Hmm. In my experience indoor pools are pretty dark. You're right about manual mode. Open the aperture as wide as it will go (f2.8?) and crank the ISO up as far as you can stand the noise. This will determine the shutter speed(s) you have to work with. I think a 1/125 sec shutter speed would be the lowest you should settle for- but more is better.
Each bump up the ISO scale will give you a bump to a shorter shutter speed..
Try a few shots before you get down to business and good luck..
Whiskey Hotel wrote:.
Hmm. In my experience indoor pools are pretty dark. You're rightabout manual mode. Open the aperture as wide as it will go (f2.8?)and crank the ISO up as far as you can stand the noise. This willdetermine the shutter speed(s) you have to work with..
Totally agree with the above except that's what Av mode will do for the proper exposure. Also, shooting at the widest range of the lens will provide the widest aperture so you may want to get as close as possible..
If you find by doing this you're shutter speed is above 1/125, you'll have a few more options.... you may then want to reduce ISO or use more zoom.Regards,Hank..
On the occasions that I've done this I found that light reflected from the surface water could confuse the metering, especially if there are windows / skylights. If you can, take a meter reading first pointing the camera at the floor / wall / somebody standing on the edge of the pool, and set that on your camera in manual mode. Assuming that the light isn't going to fluctutate much, that setting will be OK for the whole shoot..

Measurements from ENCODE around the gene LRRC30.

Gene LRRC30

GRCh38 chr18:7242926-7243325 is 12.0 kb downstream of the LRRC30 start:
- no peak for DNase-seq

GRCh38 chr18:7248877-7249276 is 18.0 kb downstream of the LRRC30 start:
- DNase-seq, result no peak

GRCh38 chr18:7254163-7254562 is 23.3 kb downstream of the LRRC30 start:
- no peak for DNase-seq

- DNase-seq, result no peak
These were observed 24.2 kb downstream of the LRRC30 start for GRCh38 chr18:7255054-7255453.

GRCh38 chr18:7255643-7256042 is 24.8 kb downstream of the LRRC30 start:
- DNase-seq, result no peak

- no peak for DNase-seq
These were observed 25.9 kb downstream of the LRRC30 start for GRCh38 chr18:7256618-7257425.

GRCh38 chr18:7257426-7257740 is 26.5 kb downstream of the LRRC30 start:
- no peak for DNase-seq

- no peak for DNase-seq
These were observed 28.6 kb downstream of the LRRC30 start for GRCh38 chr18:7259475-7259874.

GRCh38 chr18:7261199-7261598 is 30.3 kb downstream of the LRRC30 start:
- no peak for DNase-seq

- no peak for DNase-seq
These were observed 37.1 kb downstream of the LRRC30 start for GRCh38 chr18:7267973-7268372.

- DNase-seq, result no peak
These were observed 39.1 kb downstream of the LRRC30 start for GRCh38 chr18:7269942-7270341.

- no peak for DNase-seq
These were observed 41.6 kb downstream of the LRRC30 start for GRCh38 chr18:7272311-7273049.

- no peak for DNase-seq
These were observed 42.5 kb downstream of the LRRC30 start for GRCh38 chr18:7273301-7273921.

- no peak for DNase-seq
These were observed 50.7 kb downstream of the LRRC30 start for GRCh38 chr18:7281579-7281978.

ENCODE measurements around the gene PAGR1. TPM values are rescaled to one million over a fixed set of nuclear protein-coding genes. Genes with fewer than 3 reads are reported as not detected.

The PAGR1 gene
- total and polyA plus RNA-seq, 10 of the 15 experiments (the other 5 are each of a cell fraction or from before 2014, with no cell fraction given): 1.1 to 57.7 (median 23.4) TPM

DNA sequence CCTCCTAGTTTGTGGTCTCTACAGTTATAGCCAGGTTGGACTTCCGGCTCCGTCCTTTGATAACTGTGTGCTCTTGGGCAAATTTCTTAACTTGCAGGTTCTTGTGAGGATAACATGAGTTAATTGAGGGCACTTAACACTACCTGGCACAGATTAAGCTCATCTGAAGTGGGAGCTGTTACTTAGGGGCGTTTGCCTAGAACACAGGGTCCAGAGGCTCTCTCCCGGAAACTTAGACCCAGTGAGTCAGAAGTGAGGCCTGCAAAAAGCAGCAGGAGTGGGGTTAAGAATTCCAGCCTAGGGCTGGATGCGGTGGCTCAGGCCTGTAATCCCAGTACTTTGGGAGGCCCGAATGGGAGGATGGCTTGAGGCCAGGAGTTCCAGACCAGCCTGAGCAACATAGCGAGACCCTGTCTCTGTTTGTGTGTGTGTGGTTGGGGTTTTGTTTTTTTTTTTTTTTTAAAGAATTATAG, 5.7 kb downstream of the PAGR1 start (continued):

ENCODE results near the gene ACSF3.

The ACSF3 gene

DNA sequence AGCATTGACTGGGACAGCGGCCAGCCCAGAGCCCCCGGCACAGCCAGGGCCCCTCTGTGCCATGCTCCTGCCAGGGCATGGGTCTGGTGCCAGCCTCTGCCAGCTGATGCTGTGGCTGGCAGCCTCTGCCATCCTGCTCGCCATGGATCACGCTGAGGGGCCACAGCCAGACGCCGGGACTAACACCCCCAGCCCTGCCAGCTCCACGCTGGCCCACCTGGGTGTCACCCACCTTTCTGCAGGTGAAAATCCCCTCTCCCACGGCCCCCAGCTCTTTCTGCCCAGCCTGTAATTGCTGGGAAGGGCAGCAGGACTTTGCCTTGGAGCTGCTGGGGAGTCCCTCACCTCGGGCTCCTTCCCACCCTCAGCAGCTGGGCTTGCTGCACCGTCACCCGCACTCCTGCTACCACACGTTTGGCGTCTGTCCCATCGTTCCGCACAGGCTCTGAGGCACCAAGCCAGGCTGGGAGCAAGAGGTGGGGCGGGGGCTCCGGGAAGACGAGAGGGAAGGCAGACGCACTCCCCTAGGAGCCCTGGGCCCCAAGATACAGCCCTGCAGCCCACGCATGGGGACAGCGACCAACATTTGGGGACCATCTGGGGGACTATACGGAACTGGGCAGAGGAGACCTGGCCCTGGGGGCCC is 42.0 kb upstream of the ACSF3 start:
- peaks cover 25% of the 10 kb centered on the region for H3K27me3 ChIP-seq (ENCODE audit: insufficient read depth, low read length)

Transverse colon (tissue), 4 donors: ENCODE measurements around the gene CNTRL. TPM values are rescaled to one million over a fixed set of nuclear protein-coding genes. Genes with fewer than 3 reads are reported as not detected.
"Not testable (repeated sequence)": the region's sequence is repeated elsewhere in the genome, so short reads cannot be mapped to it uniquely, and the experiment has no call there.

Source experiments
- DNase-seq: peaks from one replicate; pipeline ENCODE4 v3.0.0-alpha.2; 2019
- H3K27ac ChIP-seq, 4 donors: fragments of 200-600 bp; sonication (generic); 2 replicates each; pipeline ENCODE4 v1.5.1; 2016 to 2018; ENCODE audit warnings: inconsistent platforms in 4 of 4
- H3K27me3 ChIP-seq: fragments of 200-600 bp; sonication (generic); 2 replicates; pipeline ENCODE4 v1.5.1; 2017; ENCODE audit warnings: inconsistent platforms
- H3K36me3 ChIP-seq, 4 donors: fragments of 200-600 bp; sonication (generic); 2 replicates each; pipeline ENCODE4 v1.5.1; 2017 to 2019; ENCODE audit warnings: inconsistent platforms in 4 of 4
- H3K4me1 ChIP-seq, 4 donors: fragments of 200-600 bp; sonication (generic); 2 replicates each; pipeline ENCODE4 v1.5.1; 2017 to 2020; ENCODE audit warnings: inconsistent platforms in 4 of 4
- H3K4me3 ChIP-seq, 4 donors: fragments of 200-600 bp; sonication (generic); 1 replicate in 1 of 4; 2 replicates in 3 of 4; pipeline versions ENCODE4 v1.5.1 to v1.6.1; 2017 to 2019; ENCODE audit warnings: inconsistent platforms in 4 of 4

I do a lot of swim team shots of my daughter, but using a DSLR. If there is much action, you are going to have a challenge having enough light to get a decent shutter speed at an acceptable ISO. Since this is a mother/baby session, you might be able to use a much lower shutter speed, maybe even 1/60th if they have some fairly still moments in the water. Otherwise, I'd really want to use flash. Flash will bounce of any ripples in the water and cause wavy reflections on your subjects at times, but it is about the only way to get good shots at most poorly lit indoor pools unless you have a good camera for high ISO use..
The humidity also. I don't know where you are located but you don't want to take a cold camera into a warm high humidity environment. Make sure your camera is warm before you go into the pool area..
JimOlympus E-510 and a bunch of stuff to hang on it...